The nomadic Guttmann was one of the most sought after soccer coaches in the world having achieved huge success with each club he managed. The Austro-Hungarian had a rule of never staying at any club for more than two years, declaring: “The third season is fatal.” At Benfica, however, he broke his own rule, managing the club for three years and winning the European Cup twice in the process. After beating Real Madrid in 1962 he left the club acrimoniously, telling the board: “Benfica will never be champions of Europe again without me.” Given they were one of the best club sides in the world it seemed a ludicrous statement, yet the Portuguese side have reached European finals on eight occasions since and lost every time. Guttman died in 1981 but his curse lives on.
The Masters, golf’s most prestigious tournament, has been held 80 times, and since 1960 so has the par-3 pre-tournament, a casual event the day before play begins. No player has won the Masters having won the par-3 beforehand. The curse has developed to the extent where players deliberately play badly in the pre-tournament in fear it’ll jinx their performance in the tournament proper.
If you’re famous and you see or hear of Aaron Ramsey scoring, then wrap yourself up in cotton wool because your life is in danger. “The Curse of Ramsey” strikes if the Arsenal and Wales midfielder scores a goal. Over the last few years Steve Jobs, Whitney Houston, Osama bin Laden, Muammar Gadaffi, David Bowie, Robin Williams, Nancy Reagan and Alan Rickman have all died within hours of Ramsey scoring. Mercurial players are often labelled as having a wand for a foot, maybe Ramsey’s is more literal.
When Birmingham City moved to their St Andrew’s ground in 1906 they forcibly removed Romani people from the site, who are said to have placed a 100-year curse on the soccer club in retaliation. There have been various attempts to break the curse, including former manager Barry Fry urinating in every corner of the ground. The curse eventually came to an end in 2006, and four years later the club won their first ever major trophy, beating Arsenal 2-1 in the 2010-11 League Cup final.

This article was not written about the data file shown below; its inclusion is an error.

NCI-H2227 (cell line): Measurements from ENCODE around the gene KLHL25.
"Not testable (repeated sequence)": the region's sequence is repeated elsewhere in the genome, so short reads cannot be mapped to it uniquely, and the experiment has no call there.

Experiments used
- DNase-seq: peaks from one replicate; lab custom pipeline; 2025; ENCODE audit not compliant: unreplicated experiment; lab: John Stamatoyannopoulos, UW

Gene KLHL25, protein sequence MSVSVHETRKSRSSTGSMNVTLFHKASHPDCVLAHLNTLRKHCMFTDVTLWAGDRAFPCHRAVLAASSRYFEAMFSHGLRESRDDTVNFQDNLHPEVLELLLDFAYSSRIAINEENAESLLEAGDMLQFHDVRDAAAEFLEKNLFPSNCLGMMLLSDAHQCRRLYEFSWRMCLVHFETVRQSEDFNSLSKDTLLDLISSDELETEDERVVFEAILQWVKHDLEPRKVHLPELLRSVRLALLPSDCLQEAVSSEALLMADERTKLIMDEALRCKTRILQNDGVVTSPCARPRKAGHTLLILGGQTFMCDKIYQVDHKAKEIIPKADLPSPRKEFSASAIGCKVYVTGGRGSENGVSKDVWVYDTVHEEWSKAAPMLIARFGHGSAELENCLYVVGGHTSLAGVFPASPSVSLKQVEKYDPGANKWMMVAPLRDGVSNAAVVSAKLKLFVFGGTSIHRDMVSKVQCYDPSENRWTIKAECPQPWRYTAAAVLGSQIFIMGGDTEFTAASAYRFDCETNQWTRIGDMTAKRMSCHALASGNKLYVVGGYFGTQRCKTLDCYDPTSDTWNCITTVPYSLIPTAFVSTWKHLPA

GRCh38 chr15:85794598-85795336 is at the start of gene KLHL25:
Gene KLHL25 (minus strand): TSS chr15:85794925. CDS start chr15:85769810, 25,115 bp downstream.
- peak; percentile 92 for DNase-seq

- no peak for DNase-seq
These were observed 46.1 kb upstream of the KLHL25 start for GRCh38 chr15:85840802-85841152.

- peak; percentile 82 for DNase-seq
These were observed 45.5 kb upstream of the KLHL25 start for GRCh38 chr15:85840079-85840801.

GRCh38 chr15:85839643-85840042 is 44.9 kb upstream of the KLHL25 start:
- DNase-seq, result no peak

“Them Cubs, they ain’t gonna win no more.” So said Billy Sianis, the owner of the Billy Goat Tavern, who was asked to leave Chicago Cubs’ Wrigley Field because the smell of his pet goat was bothering other fans during Game 4 of the 1945 World Series against the Detroit Tigers. The Cubs went on to lose the series and went on the longest championship drought among the four major leagues (NFL, NBA, NHL, MLB) in the United States, with their last win coming in 1908. On November 2, 2016 the Cubs finally lifted the curse, beating the Cleveland Indians in the World Series, ending 108 years of pain.
In 1951 the County Mayo Gaelic Football team won the All-Ireland Championship, beating Meath in the final. On their way home from the game the team were in celebration and failed to respect a funeral ceremony they passed through, leading to the the priest placing a curse on the side ensuring that they would never win another All-Ireland Championship. County Mayo has reached the final on nine occasions since, but lost every single time. Legend has it that the curse will be lifted when all the players from that team have died, but two players – Pádraig Carney and Paddy Prendergast – remain alive today.
The Toronto Maple Leafs beat the Montreal Canadiens to win the 1951 Stanley Cup, with Bill Barilko scoring the winning goal. Later that year, however, Barilko died in a plane crash with a friend when on his way to a fishing trip. After the crash Barilko’s body couldn’t be found, that was until 1962, when Barilko’s remains were finally discovered – the same year the Maple Leafs finally won the Stanley Cup again.